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 Samuel P. Howes  (1806 - 1881)

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Lived/Active: Massachusetts      Known for: portrait, working class genre, folk art

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Ad Code: 3
Samuel P Howes
from Auction House Records.
Portrait of a Dark-Haired Young Woman
Artwork images are copyright of the artist or assignee
Biography from Whistler House Museum of Art:
The following is from Peter Kostoulakos, ISA ˜ Fine Art Consultant,

Samuel P. Howes


Samuel P. Howes, portrait painter, was probably born in Plympton, MA on June 25, 1806 and died of peritonitis in Lowell, MA on February 25,1881. He painted the every-day people of the greater Boston area — including Lowell mill girls and laborers. His career as a folk art painter of portraits, miniatures and landscapes flourished from 1829 to 1835 and, in subsequent years, Howes added daguerreotype miniatures, historical and non-historical subjects for economical purposes. Howes visited Lowell in 1835, at a time when the demand for painted portraits was in a decline due to the invention of the daguerreotype. He planned to stay in this young, industrial city — incorporated as a town in 1826 and a city in 1836 — for only a few days, but stayed in Lowell for the rest of his life.

As a young man Howes began divinity studies but, because of his changing views, this ended and, in 1829, he moved to Lewis' Wharf, Boston, MA to begin a career as a painter. Other Boston studio listings are 32 Dock Square, 1831 and 1832; and 65 Cornhill in1834— where he is first listed as a portrait painter in the city directory. Boston residential addresses include 7 Stillman Place, 1832; 33 Prince Street, 1833; and 39 Brattle in 1834. Martha Averill and Samuel P. Howes were married in Boston on April 3, 1832 and had their first two children, Samuel Jr. and George, before moving to Lowell and having their third child.

When the Howes' family arrived in Lowell in 1835, it was a fast growing industrial area — attracting mill workers and the crafts and small businesses needed to care for the rapidly growing population. For an artist, Lowell offered a fast growing, prospective clientele without the portrait competition of a large city.

Advertisements list Howes' Lowell studios as 4 Central St. in 1835; the Mansur Building; 112 Merrimack St. from 1845 to 1879; and in 1879, he moved his studio to 224 Middlesex St., Room 19. Lowell residential addresses include the Lowell Hotel in 1836; 17 Adams St. in 1837; and on High St. in 1839. Census records show Howes living on High St. with his wife and three children in 1840 but by 1844, he moved to Gorham St. Sometime between 1840 and 1844 Howes divorced his first wife and married Catherine Bennett on November 10,1844 in Lowell. Census records of 1850 show Howes living with Catherine and two of his children from his previous marriage — Samuel Jr. and George. In 1853, Howes moved his residence from Gorham St. to Central St. and, then in 1858 to 35 Walnut St. Howes and his second wife had two children — Frank Walter was born in 1850 and Mary Frances was born in 1852. Frank died in 1852 of croup. After 1865, Howes changed residences many times until, in 1875, he and Catherine moved in with their daughter Mary and her husband, Lewis Gumb, at 11 Robinson St. in Lowell.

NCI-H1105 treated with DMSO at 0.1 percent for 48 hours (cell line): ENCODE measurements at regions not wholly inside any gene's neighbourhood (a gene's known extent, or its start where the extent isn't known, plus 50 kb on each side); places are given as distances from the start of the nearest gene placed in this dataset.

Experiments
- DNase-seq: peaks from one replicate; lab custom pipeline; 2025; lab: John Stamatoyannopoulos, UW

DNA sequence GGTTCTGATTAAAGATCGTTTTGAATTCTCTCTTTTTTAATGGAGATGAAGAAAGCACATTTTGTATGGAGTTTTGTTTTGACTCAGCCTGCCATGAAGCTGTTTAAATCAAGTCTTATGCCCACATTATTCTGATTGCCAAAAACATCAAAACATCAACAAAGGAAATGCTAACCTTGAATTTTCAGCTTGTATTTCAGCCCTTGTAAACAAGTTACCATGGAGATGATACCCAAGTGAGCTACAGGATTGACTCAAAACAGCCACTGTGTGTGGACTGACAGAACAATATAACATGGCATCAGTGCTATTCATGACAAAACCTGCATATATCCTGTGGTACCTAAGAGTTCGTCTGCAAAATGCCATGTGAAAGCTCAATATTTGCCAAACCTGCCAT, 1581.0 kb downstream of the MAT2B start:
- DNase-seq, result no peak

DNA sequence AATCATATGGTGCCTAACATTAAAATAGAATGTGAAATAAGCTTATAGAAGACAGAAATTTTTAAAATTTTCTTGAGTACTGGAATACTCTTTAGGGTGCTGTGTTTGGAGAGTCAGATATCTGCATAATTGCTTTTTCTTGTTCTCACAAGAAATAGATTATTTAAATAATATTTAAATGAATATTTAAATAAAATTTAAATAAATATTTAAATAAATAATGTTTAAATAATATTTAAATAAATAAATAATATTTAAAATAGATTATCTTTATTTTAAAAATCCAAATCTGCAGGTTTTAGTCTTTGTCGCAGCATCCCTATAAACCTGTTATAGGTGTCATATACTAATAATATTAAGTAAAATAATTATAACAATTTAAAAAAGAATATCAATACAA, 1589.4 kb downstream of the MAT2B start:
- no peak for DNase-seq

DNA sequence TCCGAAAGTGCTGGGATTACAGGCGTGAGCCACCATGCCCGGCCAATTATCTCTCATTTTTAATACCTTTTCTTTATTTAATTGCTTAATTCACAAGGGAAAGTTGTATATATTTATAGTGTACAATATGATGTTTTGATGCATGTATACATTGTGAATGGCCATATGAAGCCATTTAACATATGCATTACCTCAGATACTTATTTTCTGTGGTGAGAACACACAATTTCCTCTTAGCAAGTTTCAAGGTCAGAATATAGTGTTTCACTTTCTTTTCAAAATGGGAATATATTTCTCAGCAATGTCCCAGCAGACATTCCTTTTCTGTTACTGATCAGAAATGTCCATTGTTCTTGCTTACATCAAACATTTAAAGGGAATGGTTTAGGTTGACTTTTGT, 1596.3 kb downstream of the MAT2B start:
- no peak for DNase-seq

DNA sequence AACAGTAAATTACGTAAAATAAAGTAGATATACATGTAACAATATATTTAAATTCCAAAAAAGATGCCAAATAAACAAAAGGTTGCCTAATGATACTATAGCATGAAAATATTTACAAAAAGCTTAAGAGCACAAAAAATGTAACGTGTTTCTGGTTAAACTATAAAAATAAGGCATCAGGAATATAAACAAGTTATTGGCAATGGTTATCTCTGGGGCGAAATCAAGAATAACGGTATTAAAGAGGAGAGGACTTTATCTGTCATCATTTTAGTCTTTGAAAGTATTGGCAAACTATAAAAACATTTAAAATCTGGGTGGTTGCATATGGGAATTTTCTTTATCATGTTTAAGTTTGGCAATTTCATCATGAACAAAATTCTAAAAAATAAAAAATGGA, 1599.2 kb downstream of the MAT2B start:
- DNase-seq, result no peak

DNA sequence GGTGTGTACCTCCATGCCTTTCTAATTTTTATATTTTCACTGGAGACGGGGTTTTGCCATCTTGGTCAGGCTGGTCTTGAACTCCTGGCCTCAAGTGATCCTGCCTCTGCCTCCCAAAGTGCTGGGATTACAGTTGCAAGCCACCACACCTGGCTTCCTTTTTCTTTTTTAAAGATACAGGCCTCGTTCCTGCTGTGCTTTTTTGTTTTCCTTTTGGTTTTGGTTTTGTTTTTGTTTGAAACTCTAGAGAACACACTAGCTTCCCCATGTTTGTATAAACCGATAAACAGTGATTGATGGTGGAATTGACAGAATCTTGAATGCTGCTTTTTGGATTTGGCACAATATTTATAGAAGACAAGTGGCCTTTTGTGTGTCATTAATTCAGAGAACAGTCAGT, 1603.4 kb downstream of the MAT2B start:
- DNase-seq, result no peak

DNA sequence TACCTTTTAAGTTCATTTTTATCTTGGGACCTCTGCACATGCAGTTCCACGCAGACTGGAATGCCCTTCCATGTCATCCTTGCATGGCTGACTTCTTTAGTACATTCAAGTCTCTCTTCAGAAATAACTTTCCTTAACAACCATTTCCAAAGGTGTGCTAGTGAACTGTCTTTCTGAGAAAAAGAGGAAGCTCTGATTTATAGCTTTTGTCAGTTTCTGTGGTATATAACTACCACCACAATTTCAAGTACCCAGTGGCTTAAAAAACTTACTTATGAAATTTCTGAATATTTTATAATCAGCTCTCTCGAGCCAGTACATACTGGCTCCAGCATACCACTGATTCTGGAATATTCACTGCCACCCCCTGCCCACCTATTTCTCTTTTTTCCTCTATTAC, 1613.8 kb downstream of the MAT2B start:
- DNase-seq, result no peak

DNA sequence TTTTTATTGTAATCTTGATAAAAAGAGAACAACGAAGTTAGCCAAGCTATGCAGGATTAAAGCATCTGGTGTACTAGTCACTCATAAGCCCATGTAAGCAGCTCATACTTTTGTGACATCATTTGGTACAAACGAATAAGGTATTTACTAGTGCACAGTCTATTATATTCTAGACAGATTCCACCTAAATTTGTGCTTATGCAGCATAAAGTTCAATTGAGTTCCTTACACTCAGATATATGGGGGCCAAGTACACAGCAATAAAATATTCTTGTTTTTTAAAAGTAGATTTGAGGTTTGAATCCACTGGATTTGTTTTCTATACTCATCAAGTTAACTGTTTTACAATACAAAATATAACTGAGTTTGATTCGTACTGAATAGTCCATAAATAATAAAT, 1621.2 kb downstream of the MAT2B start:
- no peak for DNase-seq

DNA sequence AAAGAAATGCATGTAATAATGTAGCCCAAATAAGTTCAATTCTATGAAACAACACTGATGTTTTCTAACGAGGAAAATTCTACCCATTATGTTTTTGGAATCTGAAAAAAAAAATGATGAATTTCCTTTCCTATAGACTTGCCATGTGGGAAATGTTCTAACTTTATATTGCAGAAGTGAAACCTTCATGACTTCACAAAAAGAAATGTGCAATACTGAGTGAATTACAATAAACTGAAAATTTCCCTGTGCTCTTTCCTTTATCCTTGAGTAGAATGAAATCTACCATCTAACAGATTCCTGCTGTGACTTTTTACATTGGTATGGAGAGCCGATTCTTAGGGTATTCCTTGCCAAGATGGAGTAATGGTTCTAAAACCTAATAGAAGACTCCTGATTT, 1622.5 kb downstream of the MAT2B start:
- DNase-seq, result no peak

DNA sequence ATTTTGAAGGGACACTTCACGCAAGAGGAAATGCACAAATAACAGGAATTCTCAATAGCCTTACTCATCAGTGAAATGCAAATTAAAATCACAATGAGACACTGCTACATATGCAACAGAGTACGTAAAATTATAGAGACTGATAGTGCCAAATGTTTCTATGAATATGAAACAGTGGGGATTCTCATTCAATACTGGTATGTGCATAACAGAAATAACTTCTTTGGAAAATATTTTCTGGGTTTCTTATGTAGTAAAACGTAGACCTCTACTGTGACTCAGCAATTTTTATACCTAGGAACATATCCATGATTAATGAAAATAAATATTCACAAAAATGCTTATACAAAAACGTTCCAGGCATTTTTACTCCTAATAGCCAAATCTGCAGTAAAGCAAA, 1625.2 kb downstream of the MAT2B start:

The years from 1835 to 1845 were Howes' most productive years as a portrait painter. After 1845, he began listing himself as a "daguerreotypist and portrait painter" in the city directories. He began painting historical and non-portrait subjects to support his family: "Washington at Dorchester Heights" and " Historical Panorama of the American Republic" are two such examples. From 1846 to 1865 he was very aggressive in advertising his daguerreotype business and, in the early 1860s, he made a partner of James F. Evans. During the 1860s patriotism was popular and Howes painted a number of famous people including Ulysses S. Grant, William T. Sherman and Abraham Lincoln. Just before his death, Howes completed a portrait of the former president of the Appleton Bank, John A. Knowless.

Howes' work is represented in the collections of the Whistler House Museum of Art in Lowell, MA; the New Hampshire Antiquarian Society in Hopkinton, NH; the Heritage Plantations of Sandwich, Inc. in Sandwich, MA; the Vermont Historical Society in Montpelier, VT; the Fitchburg Historical Society in Fitchburg, MA; the Pollard Memorial Library in Lowell, MA; the New York State Historical Association in Cooperstown, NY; the Peabody Essex Museum in Salem, MA; the New Hampshire Historical Society in Concord, NH; the Fruitlands Museum in Harvard, MA; and the Galleria Musee in Rockport, MA;

References: Davenport's Art Reference 2001/2002, page 938; Mantle Fielding, 1986, page 427; Dealer's Choice Biographical Encyclopedia of American Painters... page 664; Whistler House Museum of Art files.

Peter Kostoulakos, ISA — Fine Art Consultant

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